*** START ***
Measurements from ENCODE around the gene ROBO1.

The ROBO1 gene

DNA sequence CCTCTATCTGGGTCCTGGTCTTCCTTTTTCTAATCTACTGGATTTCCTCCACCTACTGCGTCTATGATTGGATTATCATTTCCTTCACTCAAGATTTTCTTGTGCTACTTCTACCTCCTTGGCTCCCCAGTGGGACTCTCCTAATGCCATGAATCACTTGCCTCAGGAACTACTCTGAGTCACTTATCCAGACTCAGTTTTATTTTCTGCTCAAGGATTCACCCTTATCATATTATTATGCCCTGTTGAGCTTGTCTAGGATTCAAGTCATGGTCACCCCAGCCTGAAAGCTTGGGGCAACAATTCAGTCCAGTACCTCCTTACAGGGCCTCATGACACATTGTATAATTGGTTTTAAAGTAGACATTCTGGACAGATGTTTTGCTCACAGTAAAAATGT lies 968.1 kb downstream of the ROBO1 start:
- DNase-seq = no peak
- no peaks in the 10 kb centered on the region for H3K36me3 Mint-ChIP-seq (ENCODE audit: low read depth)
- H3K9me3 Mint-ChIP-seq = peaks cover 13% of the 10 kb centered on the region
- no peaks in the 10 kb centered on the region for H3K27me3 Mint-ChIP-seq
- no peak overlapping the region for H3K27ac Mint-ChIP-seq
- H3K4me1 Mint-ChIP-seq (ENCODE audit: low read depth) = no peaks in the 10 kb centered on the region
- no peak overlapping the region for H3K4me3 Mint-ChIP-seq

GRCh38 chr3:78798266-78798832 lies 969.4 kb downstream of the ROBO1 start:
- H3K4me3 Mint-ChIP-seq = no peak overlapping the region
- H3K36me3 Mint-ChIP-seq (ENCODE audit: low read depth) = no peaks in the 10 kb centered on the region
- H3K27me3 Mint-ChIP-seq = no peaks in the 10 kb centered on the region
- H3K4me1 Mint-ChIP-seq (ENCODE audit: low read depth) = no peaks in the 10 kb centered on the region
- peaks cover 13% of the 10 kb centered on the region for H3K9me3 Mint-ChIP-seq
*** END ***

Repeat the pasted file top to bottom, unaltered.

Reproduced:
Measurements from ENCODE around the gene ROBO1.

The ROBO1 gene

DNA sequence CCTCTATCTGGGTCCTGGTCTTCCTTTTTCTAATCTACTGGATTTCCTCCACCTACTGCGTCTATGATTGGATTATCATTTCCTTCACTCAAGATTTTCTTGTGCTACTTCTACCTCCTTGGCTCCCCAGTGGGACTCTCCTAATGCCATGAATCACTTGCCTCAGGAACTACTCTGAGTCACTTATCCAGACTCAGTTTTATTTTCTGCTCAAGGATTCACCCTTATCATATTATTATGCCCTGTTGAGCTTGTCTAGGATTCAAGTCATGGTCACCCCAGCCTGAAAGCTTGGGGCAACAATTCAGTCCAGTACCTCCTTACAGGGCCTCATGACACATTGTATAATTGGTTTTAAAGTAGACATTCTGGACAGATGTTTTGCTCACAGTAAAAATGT lies 968.1 kb downstream of the ROBO1 start:
- DNase-seq = no peak
- no peaks in the 10 kb centered on the region for H3K36me3 Mint-ChIP-seq (ENCODE audit: low read depth)
- H3K9me3 Mint-ChIP-seq = peaks cover 13% of the 10 kb centered on the region
- no peaks in the 10 kb centered on the region for H3K27me3 Mint-ChIP-seq
- no peak overlapping the region for H3K27ac Mint-ChIP-seq
- H3K4me1 Mint-ChIP-seq (ENCODE audit: low read depth) = no peaks in the 10 kb centered on the region
- no peak overlapping the region for H3K4me3 Mint-ChIP-seq

GRCh38 chr3:78798266-78798832 lies 969.4 kb downstream of the ROBO1 start:
- H3K4me3 Mint-ChIP-seq = no peak overlapping the region
- H3K36me3 Mint-ChIP-seq (ENCODE audit: low read depth) = no peaks in the 10 kb centered on the region
- H3K27me3 Mint-ChIP-seq = no peaks in the 10 kb centered on the region
- H3K4me1 Mint-ChIP-seq (ENCODE audit: low read depth) = no peaks in the 10 kb centered on the region
- peaks cover 13% of the 10 kb centered on the region for H3K9me3 Mint-ChIP-seq